As a gay artist of African descent, Rotimi Fani-Kayode’s aesthetic and political sensibility has had a huge impact on me. One of my favourite quotes of his is when he said, ‘I make my pictures homosexual on purpose’. That statement has a pugilistic energy to it. It’s a statement that feels prescient because it’s a fight that LGBT Africans have yet to win. This is not an effort to strike an alarmist note but simply a fact in the larger scheme of things.
As a gay artist of African descent, I am a direct beneficiary of Rotimi’s legacy. Writing in Transcendence in the Photographs of Rotimi Fani-Kayode, Steven Nelson notes that exile constitutes a loss of wholeness. It is this loss of wholeness, which was part of Fani-Kayode's creative fuel, that I choose to explicitly underline in my own performative photographs. In my choreographed public image, my body is usually rendered absent; void. The face and the hands have to do all the heavy lifting. This is because I want to underscore the limitations of the body. Fani-Kayode, however, emphasised visceral physicality. What may seem like stunning erotic photography was actually coded imagery, studded with references to Yoruba mythology, anti-colonialism and the AIDS epidemic then ravaging Thatcherite England.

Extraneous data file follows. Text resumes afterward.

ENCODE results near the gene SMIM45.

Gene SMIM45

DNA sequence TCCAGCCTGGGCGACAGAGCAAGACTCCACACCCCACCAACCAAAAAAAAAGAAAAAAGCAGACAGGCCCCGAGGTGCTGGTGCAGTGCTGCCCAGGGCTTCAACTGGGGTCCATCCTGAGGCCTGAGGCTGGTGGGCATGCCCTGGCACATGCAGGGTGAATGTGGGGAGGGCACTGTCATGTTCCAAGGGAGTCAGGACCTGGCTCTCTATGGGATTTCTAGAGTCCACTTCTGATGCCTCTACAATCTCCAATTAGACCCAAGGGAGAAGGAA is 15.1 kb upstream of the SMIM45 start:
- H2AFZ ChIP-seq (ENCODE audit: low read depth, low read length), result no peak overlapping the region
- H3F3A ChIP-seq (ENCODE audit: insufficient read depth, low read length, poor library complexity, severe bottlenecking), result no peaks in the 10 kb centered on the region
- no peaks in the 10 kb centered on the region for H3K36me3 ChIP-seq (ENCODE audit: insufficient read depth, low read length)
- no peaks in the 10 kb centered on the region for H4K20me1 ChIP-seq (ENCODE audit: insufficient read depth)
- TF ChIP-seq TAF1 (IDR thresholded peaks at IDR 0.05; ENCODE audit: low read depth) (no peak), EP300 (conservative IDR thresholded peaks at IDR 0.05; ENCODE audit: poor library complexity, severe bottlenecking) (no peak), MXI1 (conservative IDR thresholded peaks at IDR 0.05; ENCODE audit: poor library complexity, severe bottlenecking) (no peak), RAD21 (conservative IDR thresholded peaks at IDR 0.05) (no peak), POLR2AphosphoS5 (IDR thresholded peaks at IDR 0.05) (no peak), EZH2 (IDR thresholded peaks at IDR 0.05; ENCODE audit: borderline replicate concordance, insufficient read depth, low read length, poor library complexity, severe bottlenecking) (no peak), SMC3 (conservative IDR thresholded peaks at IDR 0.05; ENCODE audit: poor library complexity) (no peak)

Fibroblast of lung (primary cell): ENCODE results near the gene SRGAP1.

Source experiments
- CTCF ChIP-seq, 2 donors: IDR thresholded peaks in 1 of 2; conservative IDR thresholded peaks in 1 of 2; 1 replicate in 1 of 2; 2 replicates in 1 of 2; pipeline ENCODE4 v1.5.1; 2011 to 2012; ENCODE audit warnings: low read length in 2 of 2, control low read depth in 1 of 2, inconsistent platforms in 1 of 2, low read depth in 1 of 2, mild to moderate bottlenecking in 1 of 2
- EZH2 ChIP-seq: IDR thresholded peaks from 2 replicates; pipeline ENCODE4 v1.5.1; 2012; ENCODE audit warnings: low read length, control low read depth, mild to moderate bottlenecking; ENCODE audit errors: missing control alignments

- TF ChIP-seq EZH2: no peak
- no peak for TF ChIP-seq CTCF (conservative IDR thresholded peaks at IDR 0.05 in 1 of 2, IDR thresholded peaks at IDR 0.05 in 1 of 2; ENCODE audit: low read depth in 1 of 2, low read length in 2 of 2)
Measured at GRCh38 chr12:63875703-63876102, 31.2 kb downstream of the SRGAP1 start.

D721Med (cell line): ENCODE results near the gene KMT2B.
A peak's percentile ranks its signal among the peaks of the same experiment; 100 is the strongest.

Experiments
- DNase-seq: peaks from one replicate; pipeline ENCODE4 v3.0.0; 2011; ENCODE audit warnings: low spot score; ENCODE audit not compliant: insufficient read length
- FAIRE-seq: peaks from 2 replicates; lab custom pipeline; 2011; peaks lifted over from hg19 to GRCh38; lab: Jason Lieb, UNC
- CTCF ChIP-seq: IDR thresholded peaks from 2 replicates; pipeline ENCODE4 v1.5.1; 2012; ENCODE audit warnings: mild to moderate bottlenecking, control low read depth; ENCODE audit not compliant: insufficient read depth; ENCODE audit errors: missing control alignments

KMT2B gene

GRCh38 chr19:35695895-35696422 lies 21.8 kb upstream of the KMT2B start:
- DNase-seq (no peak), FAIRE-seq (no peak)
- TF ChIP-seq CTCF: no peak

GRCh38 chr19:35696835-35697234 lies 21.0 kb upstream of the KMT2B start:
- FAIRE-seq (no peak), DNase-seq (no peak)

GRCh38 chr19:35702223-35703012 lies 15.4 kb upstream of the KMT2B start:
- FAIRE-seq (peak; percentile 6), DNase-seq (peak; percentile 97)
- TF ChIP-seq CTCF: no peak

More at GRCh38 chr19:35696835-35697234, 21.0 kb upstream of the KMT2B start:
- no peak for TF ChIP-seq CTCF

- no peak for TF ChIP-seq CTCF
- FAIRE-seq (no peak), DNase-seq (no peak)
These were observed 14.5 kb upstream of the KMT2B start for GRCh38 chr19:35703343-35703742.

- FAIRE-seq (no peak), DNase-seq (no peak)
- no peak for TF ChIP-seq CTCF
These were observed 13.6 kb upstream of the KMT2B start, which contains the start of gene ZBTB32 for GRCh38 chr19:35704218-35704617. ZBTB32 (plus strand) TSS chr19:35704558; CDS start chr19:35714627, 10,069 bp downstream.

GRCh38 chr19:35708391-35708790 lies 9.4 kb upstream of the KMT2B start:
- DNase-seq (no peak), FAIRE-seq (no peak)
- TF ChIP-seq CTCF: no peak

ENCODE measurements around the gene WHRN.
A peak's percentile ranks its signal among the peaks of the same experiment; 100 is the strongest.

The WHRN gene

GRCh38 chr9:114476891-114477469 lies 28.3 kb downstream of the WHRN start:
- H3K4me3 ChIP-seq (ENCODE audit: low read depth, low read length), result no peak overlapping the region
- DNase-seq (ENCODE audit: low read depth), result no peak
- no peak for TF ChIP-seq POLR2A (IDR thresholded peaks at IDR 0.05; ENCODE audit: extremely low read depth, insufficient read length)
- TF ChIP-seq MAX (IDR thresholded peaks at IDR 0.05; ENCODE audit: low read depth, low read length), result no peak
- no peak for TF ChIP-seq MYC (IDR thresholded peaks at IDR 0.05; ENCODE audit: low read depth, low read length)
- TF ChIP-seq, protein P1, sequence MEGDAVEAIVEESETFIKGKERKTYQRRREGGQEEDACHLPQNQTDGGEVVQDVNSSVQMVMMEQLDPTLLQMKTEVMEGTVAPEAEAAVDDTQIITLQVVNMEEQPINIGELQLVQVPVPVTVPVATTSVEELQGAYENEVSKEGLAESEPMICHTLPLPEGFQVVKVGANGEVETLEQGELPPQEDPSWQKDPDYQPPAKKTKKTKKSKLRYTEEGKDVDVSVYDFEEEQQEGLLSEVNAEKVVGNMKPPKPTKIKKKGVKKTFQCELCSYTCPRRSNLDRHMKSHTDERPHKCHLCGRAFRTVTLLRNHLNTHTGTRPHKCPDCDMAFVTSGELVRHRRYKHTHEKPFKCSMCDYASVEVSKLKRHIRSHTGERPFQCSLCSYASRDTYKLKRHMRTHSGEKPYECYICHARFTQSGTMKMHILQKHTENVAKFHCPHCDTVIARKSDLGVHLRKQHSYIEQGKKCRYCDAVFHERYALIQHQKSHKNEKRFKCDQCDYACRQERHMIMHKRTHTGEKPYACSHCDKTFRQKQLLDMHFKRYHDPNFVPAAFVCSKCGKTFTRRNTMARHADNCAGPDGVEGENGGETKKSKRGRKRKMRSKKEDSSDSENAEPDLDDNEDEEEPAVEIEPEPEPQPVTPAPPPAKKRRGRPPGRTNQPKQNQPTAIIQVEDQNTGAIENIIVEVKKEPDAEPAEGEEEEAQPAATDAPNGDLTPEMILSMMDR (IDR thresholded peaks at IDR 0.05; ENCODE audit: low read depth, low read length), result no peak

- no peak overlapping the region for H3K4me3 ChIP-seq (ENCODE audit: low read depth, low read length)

As a gay artist of African descent, who has lived in London for the better part of his life, I am aware of my good fortune. I live in a country where gay marriage is legal, which wasn't the case when Fani-Kayode lived here in the 1980s. I live in a country where contracting HIV is no longer a death sentence, which wasn’t the case when Fani-Kayode lived here in the 1980s. I live in a period of genuine privilege, but the seeds of my present condition were planted by Fani-Kayode and his generation. It is important, necessary even, to acknowledge that fact.
Photography by ROTIMI FANI-KAYODE